Chamomile tea? St. John’s Wort?
Staying up all night?
Nothing seems to work!
I’d even try Kale . . . . (But I did that last year; no luck.)
Saturday May 27 at Spring Friends Meeting in Snow Camp NC (Details below).
It’s a “campaign” of Quaker events linked by a common theme, under the umbrella of the Fellowship of Quakers In the Arts:
Here are some visuals from local “fearlessness” events . . .
Kalamazoo, Michigan was on it . . .
George Gershwin: Rhapsody In –Cultural Appropriation?
Today is George Gershwin’s 119th birthday (1898-1937). And I’m an unabashed fan. This despite the fact that a key part of his artistic achievement has also made his work controversial for some.
Yes, I’m talking about one of this month’s hot buzzwords, “cultural appropriation.”
This phrase came along after Gershwin left us (way too soon, dead of a brain tumor before age forty); but the charge was around even when he was alive and composing.
Yet from all I gather, Gershwin would not have denied it. Indeed, he was proud of mixing various streams of American musical cultures in his work, even gloried in it.
“Ain’t had a prayer since I don’t know when . . . .”
Imagine this scene (part of it really happened):
It’s August 6, and George W. Bush is at home in Houston, or maybe at the ranch. He’s finishing a watercolor, or (stay with me) reading a book, though certainly not that heavy new biography, “Bush,” by military/presidential historian Jean Edward Smith, which takes another big whack at his tattered reputation.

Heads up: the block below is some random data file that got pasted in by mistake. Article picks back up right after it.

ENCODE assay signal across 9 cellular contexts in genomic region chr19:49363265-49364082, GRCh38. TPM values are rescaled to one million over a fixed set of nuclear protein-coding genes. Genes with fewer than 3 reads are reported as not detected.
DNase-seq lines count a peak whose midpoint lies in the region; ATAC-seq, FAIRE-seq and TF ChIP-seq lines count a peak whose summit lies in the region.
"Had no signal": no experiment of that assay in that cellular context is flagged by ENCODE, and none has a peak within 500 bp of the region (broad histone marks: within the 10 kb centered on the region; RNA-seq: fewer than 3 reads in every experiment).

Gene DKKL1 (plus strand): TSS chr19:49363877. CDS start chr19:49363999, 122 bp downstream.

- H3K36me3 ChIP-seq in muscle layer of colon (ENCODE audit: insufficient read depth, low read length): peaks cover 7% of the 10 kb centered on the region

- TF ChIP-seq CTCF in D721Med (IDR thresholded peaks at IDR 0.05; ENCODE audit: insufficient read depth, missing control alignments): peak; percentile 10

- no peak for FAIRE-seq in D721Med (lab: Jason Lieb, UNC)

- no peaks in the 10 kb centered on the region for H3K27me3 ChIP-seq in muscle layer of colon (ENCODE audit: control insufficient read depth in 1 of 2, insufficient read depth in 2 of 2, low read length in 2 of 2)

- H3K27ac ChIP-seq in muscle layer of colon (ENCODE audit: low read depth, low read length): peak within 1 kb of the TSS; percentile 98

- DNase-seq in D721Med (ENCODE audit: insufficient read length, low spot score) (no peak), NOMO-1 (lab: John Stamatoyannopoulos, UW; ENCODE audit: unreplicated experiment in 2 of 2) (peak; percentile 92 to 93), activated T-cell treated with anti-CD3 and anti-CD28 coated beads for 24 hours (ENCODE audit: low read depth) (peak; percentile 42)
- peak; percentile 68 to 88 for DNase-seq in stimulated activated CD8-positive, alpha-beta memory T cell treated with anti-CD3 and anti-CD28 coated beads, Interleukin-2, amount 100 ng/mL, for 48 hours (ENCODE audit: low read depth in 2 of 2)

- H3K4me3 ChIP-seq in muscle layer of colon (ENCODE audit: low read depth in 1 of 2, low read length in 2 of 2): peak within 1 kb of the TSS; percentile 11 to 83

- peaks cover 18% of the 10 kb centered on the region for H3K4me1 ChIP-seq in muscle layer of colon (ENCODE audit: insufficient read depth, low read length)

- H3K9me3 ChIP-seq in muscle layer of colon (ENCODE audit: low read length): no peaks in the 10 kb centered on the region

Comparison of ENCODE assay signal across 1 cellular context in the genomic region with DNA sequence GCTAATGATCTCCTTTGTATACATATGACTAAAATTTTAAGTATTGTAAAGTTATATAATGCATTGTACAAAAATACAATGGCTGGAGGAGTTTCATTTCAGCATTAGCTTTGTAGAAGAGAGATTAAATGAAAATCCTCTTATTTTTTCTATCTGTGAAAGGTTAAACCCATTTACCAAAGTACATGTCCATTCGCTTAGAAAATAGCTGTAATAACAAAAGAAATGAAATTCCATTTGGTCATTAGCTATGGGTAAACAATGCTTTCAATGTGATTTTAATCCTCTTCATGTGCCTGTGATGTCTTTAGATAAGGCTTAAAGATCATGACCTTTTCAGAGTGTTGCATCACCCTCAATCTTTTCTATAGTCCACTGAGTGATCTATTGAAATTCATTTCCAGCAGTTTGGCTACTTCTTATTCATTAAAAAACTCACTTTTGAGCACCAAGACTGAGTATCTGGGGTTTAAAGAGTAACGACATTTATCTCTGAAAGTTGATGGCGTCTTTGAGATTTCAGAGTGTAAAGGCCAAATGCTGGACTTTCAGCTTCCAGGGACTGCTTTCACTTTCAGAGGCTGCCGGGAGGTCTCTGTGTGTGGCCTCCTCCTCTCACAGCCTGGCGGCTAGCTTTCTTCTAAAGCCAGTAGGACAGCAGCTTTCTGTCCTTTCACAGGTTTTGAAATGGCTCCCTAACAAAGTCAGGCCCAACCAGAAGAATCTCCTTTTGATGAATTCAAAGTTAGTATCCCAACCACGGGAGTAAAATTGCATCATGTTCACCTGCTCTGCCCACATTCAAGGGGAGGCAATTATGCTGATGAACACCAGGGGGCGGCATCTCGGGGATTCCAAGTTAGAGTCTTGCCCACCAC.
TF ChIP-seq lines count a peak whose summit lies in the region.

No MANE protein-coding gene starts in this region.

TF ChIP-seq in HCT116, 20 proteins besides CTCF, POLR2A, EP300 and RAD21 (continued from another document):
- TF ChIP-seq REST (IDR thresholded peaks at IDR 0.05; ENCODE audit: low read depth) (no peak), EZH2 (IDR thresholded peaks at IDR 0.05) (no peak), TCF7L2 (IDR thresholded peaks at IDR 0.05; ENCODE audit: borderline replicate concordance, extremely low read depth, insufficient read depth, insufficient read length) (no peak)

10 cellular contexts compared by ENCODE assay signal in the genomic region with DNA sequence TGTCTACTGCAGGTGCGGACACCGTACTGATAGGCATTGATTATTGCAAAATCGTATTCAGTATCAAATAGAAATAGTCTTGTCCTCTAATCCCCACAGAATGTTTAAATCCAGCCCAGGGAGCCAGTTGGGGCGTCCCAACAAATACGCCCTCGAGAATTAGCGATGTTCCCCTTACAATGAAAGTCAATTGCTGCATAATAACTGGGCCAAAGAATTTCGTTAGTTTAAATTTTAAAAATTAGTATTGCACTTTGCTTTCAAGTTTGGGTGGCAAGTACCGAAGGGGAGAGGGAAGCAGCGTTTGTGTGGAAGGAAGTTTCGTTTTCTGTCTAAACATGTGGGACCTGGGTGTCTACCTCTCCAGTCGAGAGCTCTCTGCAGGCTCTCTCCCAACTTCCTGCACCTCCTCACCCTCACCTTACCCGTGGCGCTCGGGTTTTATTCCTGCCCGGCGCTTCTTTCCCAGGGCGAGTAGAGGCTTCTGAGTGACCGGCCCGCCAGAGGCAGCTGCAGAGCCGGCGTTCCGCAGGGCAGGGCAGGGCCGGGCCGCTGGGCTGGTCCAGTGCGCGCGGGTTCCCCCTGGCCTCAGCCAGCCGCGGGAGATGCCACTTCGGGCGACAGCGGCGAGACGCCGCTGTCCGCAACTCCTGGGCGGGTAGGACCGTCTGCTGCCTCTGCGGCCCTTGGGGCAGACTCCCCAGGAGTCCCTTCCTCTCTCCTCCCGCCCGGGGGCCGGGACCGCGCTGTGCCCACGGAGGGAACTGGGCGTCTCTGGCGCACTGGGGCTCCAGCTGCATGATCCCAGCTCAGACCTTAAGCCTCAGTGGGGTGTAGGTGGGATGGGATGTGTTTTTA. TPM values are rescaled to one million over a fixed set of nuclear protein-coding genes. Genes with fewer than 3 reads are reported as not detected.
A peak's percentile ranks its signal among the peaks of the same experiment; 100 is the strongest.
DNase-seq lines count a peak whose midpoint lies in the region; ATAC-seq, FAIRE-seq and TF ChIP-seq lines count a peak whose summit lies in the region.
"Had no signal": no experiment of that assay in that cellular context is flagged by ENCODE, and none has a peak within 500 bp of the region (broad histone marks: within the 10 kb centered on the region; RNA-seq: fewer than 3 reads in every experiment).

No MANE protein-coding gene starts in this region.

Maybe he’s even pondering the big presidential decision by Harry Truman made 71 years ago, because for many of the rest of us, August 6 is Hiroshima Day.
Whatever. Meanwhile across town, in a big Houston pavilion, more than 20,000 people are jammed and jamming, screaming their lungs out for — the Dixie Chicks, in a raucous, triumphant concert that sold out in minutes months ago. It’s the Chicks’ first appearance in Houston in fifteen years.
Okay — I really have no idea what GWB was doing that day. But the part about the Chicks is the truth.
Twisting Again at Baltimore YM
“Coffeehouse” is an annual Saturday Night tradition at Baltimore Yearly Meeting, where I’m still a member. It features silly skits and other such let-down-thy-hair amateur amusements.
This year I joined in one dreamed up by my co-star & co-conspirator Michael Newheart.
To get a sense of our public foolishness, check out this 9-minute video, and twist again like we did last summer (or maybe 50 summers ago)!
or try this link:
Happy 233rd Birthday Johannes Brahms! (1833-1897)
Brahms’ music is not only beautiful, often profound, and richly enjoyable. It also saves lives:
The author William Styron is one example. Deep in the pit of depression in 1985, Styron came to the point of carefully planning to kill himself, with a shotgun, in a secluded spot near his home. But when he was driving there, Brahms’** Alto Rhapsody came on the radio.
[**Note to grammar cops: I KNOW it’s supposed to be “Brahms’s”; but that construction both looks and sounds dumb to me, and I choose to ignore it here.]
It happens on January 27th.
In the dream, it’s 1777, and a Quaker minister named Scatterwell gets a burning concern to visit the decadent city of Vienna, to preach the gospel of love of God and neighbor. He’s particularly moved by reports of the tens of thousands of poor Austrians and others huddling there in the shadow of the luxuriant indifference of the imperial court.
When Scatterwell arrives in the bustling capital, he heads straight for the nearest low-life tavern, figuring to plunge into the depths and confront the Devil’s work head on.
Okay. it’s out-of-the-closet time.
For the past several weeks, I have been listening to — are you ready?
OPERA, for the love of pete.
On my XM satellite radio, there’s a Metropolitan Opera channel, that plays it nonstop, 24/7, no commercials.
I’ve known this for a long time, but was only recently drawn to it.